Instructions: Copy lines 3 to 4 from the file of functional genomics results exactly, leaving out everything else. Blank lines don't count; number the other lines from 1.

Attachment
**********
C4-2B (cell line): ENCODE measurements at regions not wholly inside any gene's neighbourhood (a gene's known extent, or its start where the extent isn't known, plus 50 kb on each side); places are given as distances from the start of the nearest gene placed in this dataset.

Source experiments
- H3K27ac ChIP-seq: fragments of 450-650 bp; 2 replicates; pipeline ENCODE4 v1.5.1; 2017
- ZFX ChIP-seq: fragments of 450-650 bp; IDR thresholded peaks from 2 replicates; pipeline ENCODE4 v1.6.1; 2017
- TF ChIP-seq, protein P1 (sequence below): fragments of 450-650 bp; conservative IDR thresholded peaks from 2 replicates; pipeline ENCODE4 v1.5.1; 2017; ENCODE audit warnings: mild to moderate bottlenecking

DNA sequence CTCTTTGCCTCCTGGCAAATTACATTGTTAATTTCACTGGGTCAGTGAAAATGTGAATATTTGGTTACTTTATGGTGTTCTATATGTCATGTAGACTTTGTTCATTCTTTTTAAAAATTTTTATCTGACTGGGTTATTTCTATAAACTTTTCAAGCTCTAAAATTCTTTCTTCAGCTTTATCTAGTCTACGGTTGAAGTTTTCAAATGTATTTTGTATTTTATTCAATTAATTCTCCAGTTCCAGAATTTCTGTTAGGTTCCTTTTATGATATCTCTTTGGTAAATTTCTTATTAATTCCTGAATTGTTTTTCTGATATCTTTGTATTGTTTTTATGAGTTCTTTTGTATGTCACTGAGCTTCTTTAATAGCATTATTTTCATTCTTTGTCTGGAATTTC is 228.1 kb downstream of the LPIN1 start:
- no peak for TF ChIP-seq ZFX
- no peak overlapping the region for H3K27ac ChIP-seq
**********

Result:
- H3K27ac ChIP-seq: fragments of 450-650 bp; 2 replicates; pipeline ENCODE4 v1.5.1; 2017
- ZFX ChIP-seq: fragments of 450-650 bp; IDR thresholded peaks from 2 replicates; pipeline ENCODE4 v1.6.1; 2017